- Associated Press - Monday, June 9, 2014

MANKATO, Minn. (AP) - About 1,000 years ago, Woodland Period people made their home at a site along the Blue Earth River, south of Mankato.

Now, thanks to a state grant, archaeologists from Minnesota State University hope to uncover more evidence from the site to see if it is worthy of possible inclusion in the National Register of Historic Places.

“It’s an important Woodland site, a multi-component site, which means over time several Woodland groups lived there,” said Ron Schirmer, associate professor in the department of anthropology. “It’s important to evaluate these sites to see if they should be nominated for the National Register.”

The Nelson Site was discovered in the 1970s by former MSU professor Mike Scullin.

“Some excavation was done but not to modern standards and not in all the areas we wanted to look at,” Schirmer told The Free Press of Mankato (https://bit.ly/1jKUxnh).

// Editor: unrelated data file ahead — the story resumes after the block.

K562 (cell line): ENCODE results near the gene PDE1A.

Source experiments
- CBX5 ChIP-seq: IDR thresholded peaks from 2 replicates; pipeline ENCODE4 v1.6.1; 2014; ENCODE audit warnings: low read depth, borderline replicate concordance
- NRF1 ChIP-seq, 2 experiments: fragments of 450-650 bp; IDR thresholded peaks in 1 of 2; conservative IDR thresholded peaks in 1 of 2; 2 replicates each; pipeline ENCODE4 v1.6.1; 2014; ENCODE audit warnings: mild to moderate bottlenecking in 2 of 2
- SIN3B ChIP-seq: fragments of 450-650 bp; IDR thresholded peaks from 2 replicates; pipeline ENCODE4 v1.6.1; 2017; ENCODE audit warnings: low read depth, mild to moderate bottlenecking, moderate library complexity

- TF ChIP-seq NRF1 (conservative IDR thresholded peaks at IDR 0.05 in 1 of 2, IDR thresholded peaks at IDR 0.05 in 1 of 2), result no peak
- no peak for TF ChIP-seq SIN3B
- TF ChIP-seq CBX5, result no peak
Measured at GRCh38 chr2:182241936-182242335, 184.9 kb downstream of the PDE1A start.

What Scullin did find were pottery shards and remnants of maze cobs.

“It’s the earliest radiocarbon-dated maze in the state,” Schirmer said. Specifically, what was carbon dated were the indentations left after the corn kernel is pulled out of the cob.

The dig this summer, which will last several weeks, will be led by graduate student Jason Reichel, who is doing the work as part of his thesis. The $10,000 grant, which will fund support staff for the dig, comes from the Minnesota Historical Society.

Schirmer said the 7-10 acre site was a permanent living site because several storage pits - used for storing things like refuse or other items - were found.

“We’re pretty sure they had permanent (wood) structures out there, too, we’re just not sure what kind. They wouldn’t have built pits unless it was a permanent (living) site.”

He said they aren’t sure if the Woodland people lived their year around or seasonally. Different groups would have occupied the site from about 900-1050 A.D.

The MSU group is also hoping to uncover more pottery pieces and better evaluate the pieces from the site already in the MSU collection.

“We look at decoration and how the body is formed and use different attributes to place them in certain clusters to get some handle on who might have made it and when,” he said.


Information from: The Free Press, https://www.mankatofreepress.com

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